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Has a Dog Saved Your Life?

In recent years, I’ve had more clients than ever with service dogs, especially psychiatric service dogs. Most of these cases involve veterans with PTSD (post-traumatic stress disorder) and TBI (traumatic brain injury). Almost every one of these clients has said, “This dog saved my life.” What they mean is that they were suicidal until receiving the dog. The fact that these dogs have collectively saved so many lives is one of those truths that makes me love my work.

Of course, there are lots of other ways that dogs can save lives besides preventing suicides. They have kept runaway and lost children warm through dangerously cold nights, they have stopped people from stepping onto train tracks, they have led disoriented people home, and they have taken down would-be attackers. They have gone for help or barked to get attention when a person has fallen or is trapped after a car accident, they have woken people up just in time to get out of a house on fire or with high levels of carbon monoxide, and alerted parents that a child has fallen in the pool.

I know of one man whose dog fought off a grizzly bear when they were camping together in Alaska for several months while he conducted field studies for his graduate work. Later, when he returned to the university to write his dissertation, he and his new girlfriend fought about the dog. Specifically, she did not want the dog on the bed because he tended to push her out of it on purpose.

His response? “This dog saved my life and has been with me longer than you have. Once you have literally saved me from death, you will have priority on the bed, but not until that happens.” That relationship did not last, but he soon found a woman who loved being with the dog at night and who the dog did NOT kick out of bed, and they are happily married.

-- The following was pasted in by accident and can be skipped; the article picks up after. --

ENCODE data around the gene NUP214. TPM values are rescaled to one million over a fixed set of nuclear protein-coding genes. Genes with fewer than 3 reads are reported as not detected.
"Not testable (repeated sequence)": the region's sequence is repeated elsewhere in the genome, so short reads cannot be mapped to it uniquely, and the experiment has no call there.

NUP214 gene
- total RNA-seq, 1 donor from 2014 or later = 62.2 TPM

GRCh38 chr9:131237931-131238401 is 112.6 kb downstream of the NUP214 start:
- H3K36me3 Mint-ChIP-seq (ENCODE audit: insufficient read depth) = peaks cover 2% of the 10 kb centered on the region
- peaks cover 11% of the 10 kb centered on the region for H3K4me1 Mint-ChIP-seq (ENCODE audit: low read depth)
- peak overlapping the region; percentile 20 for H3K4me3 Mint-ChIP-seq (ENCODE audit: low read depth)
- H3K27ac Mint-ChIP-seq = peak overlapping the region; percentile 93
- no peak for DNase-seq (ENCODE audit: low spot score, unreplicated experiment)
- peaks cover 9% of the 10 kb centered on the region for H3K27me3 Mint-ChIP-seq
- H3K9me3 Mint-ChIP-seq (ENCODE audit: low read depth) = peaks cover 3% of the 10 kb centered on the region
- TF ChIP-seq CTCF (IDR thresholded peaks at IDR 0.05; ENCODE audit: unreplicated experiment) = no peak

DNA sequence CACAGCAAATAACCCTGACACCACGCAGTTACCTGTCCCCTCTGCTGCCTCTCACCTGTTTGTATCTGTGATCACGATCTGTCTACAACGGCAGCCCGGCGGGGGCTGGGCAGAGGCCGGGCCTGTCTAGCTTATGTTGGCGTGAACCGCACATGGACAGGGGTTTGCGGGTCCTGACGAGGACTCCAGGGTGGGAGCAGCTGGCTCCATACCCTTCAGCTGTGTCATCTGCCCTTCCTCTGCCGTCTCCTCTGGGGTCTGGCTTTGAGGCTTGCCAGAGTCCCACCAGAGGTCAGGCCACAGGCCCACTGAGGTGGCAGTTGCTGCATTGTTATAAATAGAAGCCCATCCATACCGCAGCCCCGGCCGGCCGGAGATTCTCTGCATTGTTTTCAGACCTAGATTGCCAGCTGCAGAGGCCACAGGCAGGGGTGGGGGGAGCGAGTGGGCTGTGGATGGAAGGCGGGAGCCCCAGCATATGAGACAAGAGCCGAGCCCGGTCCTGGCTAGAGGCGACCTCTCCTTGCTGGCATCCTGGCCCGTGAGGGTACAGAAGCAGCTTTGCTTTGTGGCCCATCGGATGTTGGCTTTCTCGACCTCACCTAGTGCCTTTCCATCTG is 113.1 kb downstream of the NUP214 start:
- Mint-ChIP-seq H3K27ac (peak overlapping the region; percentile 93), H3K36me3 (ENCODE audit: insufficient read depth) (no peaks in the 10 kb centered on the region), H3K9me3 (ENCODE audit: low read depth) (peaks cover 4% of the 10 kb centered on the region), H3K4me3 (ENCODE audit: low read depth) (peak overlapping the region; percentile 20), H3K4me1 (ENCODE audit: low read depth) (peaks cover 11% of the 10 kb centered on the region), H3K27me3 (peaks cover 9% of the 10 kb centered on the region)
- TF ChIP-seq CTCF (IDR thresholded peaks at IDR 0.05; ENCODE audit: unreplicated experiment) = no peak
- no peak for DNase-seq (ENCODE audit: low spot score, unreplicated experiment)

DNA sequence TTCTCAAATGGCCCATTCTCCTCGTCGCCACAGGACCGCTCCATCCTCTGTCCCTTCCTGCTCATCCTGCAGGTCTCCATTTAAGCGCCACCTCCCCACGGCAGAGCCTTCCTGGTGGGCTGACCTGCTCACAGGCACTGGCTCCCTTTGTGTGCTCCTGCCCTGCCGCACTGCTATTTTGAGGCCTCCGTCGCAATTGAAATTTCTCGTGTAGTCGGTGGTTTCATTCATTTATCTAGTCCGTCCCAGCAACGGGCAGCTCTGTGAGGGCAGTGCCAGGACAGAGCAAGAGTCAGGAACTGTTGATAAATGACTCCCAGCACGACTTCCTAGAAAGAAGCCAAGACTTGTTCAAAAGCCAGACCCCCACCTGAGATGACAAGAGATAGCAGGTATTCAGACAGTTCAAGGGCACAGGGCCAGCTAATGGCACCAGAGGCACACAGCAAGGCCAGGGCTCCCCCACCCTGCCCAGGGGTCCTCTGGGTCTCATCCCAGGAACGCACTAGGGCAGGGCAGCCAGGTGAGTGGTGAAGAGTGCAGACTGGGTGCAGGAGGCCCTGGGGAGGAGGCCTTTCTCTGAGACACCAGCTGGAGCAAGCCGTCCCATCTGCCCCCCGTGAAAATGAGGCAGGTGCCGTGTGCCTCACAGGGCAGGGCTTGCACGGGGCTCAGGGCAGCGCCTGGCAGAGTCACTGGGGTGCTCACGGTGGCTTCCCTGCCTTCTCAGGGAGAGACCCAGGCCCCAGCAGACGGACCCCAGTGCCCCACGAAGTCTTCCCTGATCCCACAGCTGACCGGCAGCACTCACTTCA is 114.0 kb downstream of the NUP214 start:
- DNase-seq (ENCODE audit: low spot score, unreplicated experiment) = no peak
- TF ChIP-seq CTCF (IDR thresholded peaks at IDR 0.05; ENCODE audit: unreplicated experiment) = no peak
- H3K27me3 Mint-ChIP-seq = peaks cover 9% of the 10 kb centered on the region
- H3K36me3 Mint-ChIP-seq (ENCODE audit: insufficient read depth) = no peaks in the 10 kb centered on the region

Has a dog ever saved your life?

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Karen B. London, PhD, is a Certified Applied Animal Behaviorist and Certified Professional Dog Trainer whose clinical work over the last 17 years has focused on the evaluation and treatment of serious behavioral problems in dogs, especially aggression. Karen has been writing the behavior column for The Bark since 2012 and wrote The Bark’s training column and various other articles for eight years before that. She is an adjunct professor in the Department of Biological Sciences at Northern Arizona University, and teaches a tropical field biology course in Costa Rica. Karen writes an animal column, The London Zoo, which appear in The Arizona Daily Sun and is the author of five books on canine training and behavior. She is working on her next book, which she expects to be published in 2017.

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